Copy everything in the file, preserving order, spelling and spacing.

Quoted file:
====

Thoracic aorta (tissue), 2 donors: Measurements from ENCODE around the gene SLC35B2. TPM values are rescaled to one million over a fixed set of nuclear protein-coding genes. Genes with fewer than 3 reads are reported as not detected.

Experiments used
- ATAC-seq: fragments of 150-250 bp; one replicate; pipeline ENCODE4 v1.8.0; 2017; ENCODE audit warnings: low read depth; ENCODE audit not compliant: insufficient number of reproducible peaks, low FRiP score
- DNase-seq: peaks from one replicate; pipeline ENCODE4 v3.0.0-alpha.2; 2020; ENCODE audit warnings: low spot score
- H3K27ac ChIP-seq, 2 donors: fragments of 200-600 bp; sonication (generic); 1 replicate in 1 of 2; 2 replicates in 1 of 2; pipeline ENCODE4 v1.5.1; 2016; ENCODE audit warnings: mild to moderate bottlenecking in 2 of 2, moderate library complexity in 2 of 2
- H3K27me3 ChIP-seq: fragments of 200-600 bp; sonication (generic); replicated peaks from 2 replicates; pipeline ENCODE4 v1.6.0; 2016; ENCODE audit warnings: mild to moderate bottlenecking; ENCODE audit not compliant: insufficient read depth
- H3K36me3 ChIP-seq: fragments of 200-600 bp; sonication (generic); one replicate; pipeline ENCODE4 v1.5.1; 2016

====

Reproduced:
Thoracic aorta (tissue), 2 donors: Measurements from ENCODE around the gene SLC35B2. TPM values are rescaled to one million over a fixed set of nuclear protein-coding genes. Genes with fewer than 3 reads are reported as not detected.

Experiments used
- ATAC-seq: fragments of 150-250 bp; one replicate; pipeline ENCODE4 v1.8.0; 2017; ENCODE audit warnings: low read depth; ENCODE audit not compliant: insufficient number of reproducible peaks, low FRiP score
- DNase-seq: peaks from one replicate; pipeline ENCODE4 v3.0.0-alpha.2; 2020; ENCODE audit warnings: low spot score
- H3K27ac ChIP-seq, 2 donors: fragments of 200-600 bp; sonication (generic); 1 replicate in 1 of 2; 2 replicates in 1 of 2; pipeline ENCODE4 v1.5.1; 2016; ENCODE audit warnings: mild to moderate bottlenecking in 2 of 2, moderate library complexity in 2 of 2
- H3K27me3 ChIP-seq: fragments of 200-600 bp; sonication (generic); replicated peaks from 2 replicates; pipeline ENCODE4 v1.6.0; 2016; ENCODE audit warnings: mild to moderate bottlenecking; ENCODE audit not compliant: insufficient read depth
- H3K36me3 ChIP-seq: fragments of 200-600 bp; sonication (generic); one replicate; pipeline ENCODE4 v1.5.1; 2016